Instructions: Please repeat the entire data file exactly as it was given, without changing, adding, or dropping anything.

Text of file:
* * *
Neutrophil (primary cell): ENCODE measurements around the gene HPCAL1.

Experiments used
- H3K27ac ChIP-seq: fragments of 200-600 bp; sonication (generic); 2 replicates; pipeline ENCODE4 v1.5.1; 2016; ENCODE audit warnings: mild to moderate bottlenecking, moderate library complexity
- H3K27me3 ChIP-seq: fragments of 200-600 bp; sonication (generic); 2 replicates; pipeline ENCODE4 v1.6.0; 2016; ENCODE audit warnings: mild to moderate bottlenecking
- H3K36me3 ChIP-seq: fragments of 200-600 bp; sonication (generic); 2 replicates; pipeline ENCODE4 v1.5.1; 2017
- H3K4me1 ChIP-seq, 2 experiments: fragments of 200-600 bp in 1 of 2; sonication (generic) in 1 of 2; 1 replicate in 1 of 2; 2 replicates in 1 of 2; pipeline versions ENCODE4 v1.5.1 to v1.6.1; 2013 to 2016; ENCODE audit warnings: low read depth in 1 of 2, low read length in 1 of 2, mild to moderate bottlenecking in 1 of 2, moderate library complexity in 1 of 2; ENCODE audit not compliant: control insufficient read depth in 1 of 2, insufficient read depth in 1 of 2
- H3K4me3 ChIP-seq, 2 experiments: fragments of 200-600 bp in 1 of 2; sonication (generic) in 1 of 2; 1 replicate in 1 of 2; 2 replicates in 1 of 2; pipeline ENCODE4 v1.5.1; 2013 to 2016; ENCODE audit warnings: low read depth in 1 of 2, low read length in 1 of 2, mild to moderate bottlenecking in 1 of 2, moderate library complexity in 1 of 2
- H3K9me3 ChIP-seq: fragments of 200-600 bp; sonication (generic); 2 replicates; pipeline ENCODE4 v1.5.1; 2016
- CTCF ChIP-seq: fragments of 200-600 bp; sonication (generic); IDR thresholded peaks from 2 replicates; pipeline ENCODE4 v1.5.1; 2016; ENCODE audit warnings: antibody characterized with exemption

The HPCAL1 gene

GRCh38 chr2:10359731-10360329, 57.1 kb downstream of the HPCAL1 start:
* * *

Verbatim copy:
Neutrophil (primary cell): ENCODE measurements around the gene HPCAL1.

Experiments used
- H3K27ac ChIP-seq: fragments of 200-600 bp; sonication (generic); 2 replicates; pipeline ENCODE4 v1.5.1; 2016; ENCODE audit warnings: mild to moderate bottlenecking, moderate library complexity
- H3K27me3 ChIP-seq: fragments of 200-600 bp; sonication (generic); 2 replicates; pipeline ENCODE4 v1.6.0; 2016; ENCODE audit warnings: mild to moderate bottlenecking
- H3K36me3 ChIP-seq: fragments of 200-600 bp; sonication (generic); 2 replicates; pipeline ENCODE4 v1.5.1; 2017
- H3K4me1 ChIP-seq, 2 experiments: fragments of 200-600 bp in 1 of 2; sonication (generic) in 1 of 2; 1 replicate in 1 of 2; 2 replicates in 1 of 2; pipeline versions ENCODE4 v1.5.1 to v1.6.1; 2013 to 2016; ENCODE audit warnings: low read depth in 1 of 2, low read length in 1 of 2, mild to moderate bottlenecking in 1 of 2, moderate library complexity in 1 of 2; ENCODE audit not compliant: control insufficient read depth in 1 of 2, insufficient read depth in 1 of 2
- H3K4me3 ChIP-seq, 2 experiments: fragments of 200-600 bp in 1 of 2; sonication (generic) in 1 of 2; 1 replicate in 1 of 2; 2 replicates in 1 of 2; pipeline ENCODE4 v1.5.1; 2013 to 2016; ENCODE audit warnings: low read depth in 1 of 2, low read length in 1 of 2, mild to moderate bottlenecking in 1 of 2, moderate library complexity in 1 of 2
- H3K9me3 ChIP-seq: fragments of 200-600 bp; sonication (generic); 2 replicates; pipeline ENCODE4 v1.5.1; 2016
- CTCF ChIP-seq: fragments of 200-600 bp; sonication (generic); IDR thresholded peaks from 2 replicates; pipeline ENCODE4 v1.5.1; 2016; ENCODE audit warnings: antibody characterized with exemption

The HPCAL1 gene

GRCh38 chr2:10359731-10360329, 57.1 kb downstream of the HPCAL1 start: